Creole cuisine is known for desserts like king cake, praline, and sweet dough pie. Regional desserts feature local fruits and nuts, such as berries, figs and pecans. In the early 20th century cane syrup became a staple ingredient, and is used in recipes for pecan pie, gingerbread, spice cookies, and gateau de sirop, or served plain with pancakes or hot buttermilk biscuits, similar to maple syrup in the cuisine of New England.
Creole cooking methods
- Barbecuing—similar to "slow and low" Southern barbecue traditions, but with Creole seasoning.
- Baking—direct and indirect dry heat in a furnace or oven, faster than smoking but slower than grilling.
- Grilling—direct heat on a shallow surface, fastest of all variants; sub-variants include:
- Braising—combining a direct dry-heat charbroil grill or gridiron grill with a pot filled with broth for direct moist heat, faster than smoking but slower than regular grilling and baking; time starts fast, slows down, then speeds up again to finish.
- Boiling—as in boiling of crabs, crawfish, or shrimp, in seasoned liquid.
- Deep frying
- Smothering—cooking a vegetable or meat with low heat and small amounts of water or stock, similar to braising. Étouffée is a popular variant done with crawfish or shrimp.
- Pan-broiling or pan-frying.
- Injecting—using a large syringe-type setup to place seasoning deep inside large cuts of meat. This technique is much newer than the others on this list, but very common in Creole cooking.
- Stewing, also known as fricassée.
The following is a partial list of ingredients used in Creole cuisine and some of the staple ingredients.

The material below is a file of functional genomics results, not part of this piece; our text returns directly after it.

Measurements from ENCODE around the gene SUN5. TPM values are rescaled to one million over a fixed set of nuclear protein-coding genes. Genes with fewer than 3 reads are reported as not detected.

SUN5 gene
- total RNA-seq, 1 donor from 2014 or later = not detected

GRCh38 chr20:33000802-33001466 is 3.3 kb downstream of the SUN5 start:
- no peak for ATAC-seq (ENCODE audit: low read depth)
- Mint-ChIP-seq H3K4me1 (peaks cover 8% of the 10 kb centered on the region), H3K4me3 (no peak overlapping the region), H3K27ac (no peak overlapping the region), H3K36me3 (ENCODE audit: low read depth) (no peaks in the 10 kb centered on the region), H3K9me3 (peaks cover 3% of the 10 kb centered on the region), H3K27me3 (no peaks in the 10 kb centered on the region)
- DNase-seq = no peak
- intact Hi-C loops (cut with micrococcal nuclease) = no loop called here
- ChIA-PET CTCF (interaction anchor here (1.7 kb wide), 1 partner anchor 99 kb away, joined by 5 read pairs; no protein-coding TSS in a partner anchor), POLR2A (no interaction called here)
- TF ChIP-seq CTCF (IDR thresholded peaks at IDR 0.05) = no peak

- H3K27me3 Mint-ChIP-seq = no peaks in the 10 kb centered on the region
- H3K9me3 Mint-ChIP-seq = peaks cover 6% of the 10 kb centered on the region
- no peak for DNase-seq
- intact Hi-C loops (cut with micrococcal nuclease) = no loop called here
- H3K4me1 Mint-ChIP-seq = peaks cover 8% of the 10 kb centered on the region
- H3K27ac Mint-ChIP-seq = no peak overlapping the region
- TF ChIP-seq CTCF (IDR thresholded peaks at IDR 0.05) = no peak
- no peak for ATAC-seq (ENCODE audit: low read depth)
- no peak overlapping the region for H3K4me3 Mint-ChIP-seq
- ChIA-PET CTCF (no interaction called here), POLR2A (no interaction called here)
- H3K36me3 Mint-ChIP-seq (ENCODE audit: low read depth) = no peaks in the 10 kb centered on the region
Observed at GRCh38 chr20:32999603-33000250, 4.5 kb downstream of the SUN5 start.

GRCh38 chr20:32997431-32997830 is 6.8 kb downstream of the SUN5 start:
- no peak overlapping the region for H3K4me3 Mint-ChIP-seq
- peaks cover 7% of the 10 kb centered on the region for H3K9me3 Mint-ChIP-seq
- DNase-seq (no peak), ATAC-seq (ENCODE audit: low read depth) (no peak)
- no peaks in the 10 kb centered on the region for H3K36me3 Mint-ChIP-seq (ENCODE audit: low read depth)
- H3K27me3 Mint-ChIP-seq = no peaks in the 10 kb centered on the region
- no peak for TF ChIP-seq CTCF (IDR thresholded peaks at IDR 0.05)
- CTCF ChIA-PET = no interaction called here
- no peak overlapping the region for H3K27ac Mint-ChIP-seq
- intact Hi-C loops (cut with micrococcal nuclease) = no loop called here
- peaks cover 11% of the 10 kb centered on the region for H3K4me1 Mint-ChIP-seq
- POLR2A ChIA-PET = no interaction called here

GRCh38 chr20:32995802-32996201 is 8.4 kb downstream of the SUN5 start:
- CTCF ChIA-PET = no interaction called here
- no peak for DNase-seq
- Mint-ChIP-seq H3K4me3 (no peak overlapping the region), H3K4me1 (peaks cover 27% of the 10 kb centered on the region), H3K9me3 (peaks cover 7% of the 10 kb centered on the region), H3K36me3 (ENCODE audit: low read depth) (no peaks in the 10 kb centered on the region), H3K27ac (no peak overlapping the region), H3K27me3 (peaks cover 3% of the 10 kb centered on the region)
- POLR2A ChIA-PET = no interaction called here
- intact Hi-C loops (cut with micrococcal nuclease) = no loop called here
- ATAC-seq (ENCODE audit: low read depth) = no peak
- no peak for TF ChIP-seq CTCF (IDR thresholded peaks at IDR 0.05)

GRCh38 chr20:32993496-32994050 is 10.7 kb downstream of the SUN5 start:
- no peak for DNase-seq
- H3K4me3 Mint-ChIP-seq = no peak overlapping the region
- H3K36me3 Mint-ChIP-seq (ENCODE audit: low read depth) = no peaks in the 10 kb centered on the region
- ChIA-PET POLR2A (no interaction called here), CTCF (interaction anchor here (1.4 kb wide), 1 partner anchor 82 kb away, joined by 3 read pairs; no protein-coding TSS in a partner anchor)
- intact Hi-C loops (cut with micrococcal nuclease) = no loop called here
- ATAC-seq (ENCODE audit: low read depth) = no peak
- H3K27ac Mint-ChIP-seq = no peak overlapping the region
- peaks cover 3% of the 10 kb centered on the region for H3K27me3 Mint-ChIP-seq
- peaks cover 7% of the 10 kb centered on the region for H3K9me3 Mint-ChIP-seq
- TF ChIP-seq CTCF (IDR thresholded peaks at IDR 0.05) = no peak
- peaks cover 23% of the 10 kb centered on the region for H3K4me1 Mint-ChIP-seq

- Rice proved to be a valuable commodity in Creole cuisine. With an abundance of water and a hot, humid climate, rice could be grown practically anywhere in the region and grew wild in some areas. Rice became the predominant starch in the diet, as it was easy to grow, store and prepare. The oldest rice mill in operation in the United States, the Conrad Rice Mill, is located in New Iberia.
- Wheat (for baking bread)
Fruits and vegetables
- Bell peppers
- Cayenne peppers
- Collard greens
- Mirlitons (also called chayotes or vegetable pears)
- Satsuma oranges
- Scallions (also known as green onions or onion tops)
- Sweet potatoes
- Tabasco pepper
Meat and seafood
Creole folkways include many techniques for preserving meat, some of which are waning due to the availability of refrigeration and mass-produced meat at the grocer. Smoking of meats remains a fairly common practice, but once-common preparations such as turkey or duck confit (preserved in poultry fat, with spices) are now seen even by Acadians as quaint rarities.
Game is still uniformly popular in Creole cooking.
- Saltwater or brackish water species
Also included in the seafood mix are some so-called trash fish that would not sell at market because of their high bone to meat ratio or required complicated cooking methods. These were brought home by fishermen to feed the family. Examples are garfish, black drum also called gaspergou or just "goo", croaker, and bream.